Pierce and Benedict's Adventure Guide to Weather By: Pierce Macfarlane and Benedict Farrell
Air Hey friendly adventurers! My name's Benedict and i'm here to talk to you about air and everything around it. Atmosphere: the Atmosphere is the air above and and around us without it, your adventure wouldn't even be able to begin. the atmosphere has five main layers, the stratosphere,mesosphere,the troposphere,the thermosphere, and the exosphere.the atmosphere helps keep in all the air, and without air there is no weather, so the atmosphere helps a lot to create weather. Convection: convection is how your lava lamp works, the hot air moves to the top of the atmosphere, and then cools down and goes to the bottom, creating a never ending cycle of moving air.
Air pressure Hey! It's Benedict again, Just here to talk to you about air pressure.Air pressure is how much air the atmosphere is pushing down on us right now like how when you go underwater you feel heavier. There are two types of air pressure, high, and low.First, there's high air pressure, now high air pressure is when there is lots of pressure on the ground where you are, High air pressure usually is on lower land, and cause for it to be hot, low air pressure is mostly found in high areas and is usually cold,thats why there's snow on the top of tall mountains!
Fronts- Warm, Cold and Stationary Hi kids! It's Adventure Guide Pierce here. We are now going to take a trip to the United States to observe something called fronts. Fronts are large air masses that are either hot or cold. Warm fronts consist of warm air. Guess what cold fronts consist of? That's right! cold air! There is one more type of front, it is called a stationary front. Stationary fronts occur when a front has stopped moving. Warm front that come from the sea normally generate in the mid pacific around the equator. Cold fronts that come from the sea normally generate in the Northern Pacific near Alaska. Larger air masses, or fronts, usually come from the sea but they can also come from the land too. Warm fronts from the land usually come from Mexico and cold fronts from the land come from Canada. I'm glad that we were able to learn about fronts together! I'll see you later to learn about currents!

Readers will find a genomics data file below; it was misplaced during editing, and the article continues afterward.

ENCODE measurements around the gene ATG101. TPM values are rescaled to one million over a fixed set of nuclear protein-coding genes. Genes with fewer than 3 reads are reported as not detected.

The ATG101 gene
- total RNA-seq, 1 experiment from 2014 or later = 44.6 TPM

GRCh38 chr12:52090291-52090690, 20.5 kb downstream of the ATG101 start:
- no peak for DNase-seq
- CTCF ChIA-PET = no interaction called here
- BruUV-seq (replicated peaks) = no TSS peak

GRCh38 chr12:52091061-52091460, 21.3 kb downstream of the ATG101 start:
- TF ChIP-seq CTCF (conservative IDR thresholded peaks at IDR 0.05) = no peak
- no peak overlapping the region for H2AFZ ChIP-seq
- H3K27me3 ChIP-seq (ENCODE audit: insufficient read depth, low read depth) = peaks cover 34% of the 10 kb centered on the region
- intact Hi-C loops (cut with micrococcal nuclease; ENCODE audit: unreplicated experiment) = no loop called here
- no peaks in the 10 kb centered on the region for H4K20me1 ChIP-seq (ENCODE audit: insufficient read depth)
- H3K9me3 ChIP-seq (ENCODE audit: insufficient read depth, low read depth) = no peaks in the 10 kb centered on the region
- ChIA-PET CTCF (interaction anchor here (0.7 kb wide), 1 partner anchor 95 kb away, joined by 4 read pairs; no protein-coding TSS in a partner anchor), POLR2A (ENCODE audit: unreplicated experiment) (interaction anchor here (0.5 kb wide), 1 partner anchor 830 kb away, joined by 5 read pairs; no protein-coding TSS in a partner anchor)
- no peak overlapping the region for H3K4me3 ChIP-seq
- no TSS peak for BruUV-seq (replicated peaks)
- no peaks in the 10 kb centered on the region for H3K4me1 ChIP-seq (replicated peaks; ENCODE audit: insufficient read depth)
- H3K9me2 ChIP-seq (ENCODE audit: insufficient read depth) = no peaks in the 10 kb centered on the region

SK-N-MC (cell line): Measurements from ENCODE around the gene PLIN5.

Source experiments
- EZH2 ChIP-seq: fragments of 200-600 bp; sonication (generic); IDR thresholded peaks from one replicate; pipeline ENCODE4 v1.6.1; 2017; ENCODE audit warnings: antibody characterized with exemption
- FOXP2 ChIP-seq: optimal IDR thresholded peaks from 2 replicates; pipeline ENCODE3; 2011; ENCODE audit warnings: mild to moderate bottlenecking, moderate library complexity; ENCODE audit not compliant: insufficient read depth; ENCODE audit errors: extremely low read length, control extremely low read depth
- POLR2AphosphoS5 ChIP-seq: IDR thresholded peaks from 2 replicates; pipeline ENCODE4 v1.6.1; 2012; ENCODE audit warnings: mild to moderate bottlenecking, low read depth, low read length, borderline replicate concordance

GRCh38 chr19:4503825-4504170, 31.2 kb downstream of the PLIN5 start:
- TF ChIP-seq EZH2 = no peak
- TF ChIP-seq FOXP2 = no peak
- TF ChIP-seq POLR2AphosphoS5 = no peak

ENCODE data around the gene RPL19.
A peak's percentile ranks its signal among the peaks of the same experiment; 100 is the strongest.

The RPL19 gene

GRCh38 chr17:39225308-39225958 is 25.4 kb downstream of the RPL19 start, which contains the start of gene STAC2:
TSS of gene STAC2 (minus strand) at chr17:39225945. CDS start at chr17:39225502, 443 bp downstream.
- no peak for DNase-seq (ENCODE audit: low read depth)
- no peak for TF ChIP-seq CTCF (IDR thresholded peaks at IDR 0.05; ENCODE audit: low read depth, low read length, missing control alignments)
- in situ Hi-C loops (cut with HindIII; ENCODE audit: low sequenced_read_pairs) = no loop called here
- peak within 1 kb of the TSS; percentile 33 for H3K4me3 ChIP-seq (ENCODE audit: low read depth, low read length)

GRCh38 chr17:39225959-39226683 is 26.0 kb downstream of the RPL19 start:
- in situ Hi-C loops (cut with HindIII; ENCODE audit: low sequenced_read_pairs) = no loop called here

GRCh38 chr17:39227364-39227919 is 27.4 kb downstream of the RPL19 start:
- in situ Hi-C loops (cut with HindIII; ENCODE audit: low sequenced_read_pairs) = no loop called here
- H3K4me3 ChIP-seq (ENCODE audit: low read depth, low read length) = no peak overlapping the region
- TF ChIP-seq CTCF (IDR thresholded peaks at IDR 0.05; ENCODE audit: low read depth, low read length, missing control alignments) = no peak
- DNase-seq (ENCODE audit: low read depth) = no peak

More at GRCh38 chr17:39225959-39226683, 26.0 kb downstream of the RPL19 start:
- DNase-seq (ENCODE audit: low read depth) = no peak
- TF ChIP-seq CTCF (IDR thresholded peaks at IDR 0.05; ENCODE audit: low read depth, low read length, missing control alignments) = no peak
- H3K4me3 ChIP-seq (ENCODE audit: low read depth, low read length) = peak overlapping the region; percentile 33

Currents- Wind Hi kids! Welcome back to currents with Adventure Guide Pierce! First we will look at the wind currents. We will travel to the western hemisphere to take a look at its wind currents. First, it is important to know that wind is made by the flowing of high to low pressure areas. In global wind patterns, generate from about 30 degrees latitude and flow toward the equator. This is because the sun heats these regions most and therefore it has the lowest air pressure. Then as you can imagine, around the equator there is very little wind because there is only hot, thin air is there. As the winds move towards the equator the Coriolis effect then come into play. This is the spinning of the earth and how it causes the wind patterns to curve. After all of these factors wind currents will look something like this.
Currents- Ocean In this section of currents we will talk about ocean currents. Like wind currents, Ocean currents also depend on the sun. There are two types of Ocean currents, Wind current and currents from the heating of water by the sun. In wind currents currents will follow the path of the wind. These currents only are present and the surface of the Ocean. Deep water currents on the other hand, occur far underneath the surface. Deep water currents are made from the heating of the water. The cold water sinks and the warm water rises creating a cycle of convection called the great conveyor belt. This is the path of the great conveyor belt.